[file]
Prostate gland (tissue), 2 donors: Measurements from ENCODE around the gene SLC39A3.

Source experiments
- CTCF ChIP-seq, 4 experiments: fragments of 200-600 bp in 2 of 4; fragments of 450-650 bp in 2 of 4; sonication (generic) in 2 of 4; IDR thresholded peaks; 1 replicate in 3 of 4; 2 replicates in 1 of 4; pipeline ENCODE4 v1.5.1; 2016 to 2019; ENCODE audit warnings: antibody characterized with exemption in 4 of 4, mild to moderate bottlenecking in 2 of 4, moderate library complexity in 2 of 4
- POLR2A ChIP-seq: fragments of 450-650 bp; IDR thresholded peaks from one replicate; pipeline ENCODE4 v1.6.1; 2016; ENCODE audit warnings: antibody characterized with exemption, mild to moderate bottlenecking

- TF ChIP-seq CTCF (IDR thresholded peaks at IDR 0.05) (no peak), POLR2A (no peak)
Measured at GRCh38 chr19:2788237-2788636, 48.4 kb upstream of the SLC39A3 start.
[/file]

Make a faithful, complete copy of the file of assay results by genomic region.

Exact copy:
Prostate gland (tissue), 2 donors: Measurements from ENCODE around the gene SLC39A3.

Source experiments
- CTCF ChIP-seq, 4 experiments: fragments of 200-600 bp in 2 of 4; fragments of 450-650 bp in 2 of 4; sonication (generic) in 2 of 4; IDR thresholded peaks; 1 replicate in 3 of 4; 2 replicates in 1 of 4; pipeline ENCODE4 v1.5.1; 2016 to 2019; ENCODE audit warnings: antibody characterized with exemption in 4 of 4, mild to moderate bottlenecking in 2 of 4, moderate library complexity in 2 of 4
- POLR2A ChIP-seq: fragments of 450-650 bp; IDR thresholded peaks from one replicate; pipeline ENCODE4 v1.6.1; 2016; ENCODE audit warnings: antibody characterized with exemption, mild to moderate bottlenecking

- TF ChIP-seq CTCF (IDR thresholded peaks at IDR 0.05) (no peak), POLR2A (no peak)
Measured at GRCh38 chr19:2788237-2788636, 48.4 kb upstream of the SLC39A3 start.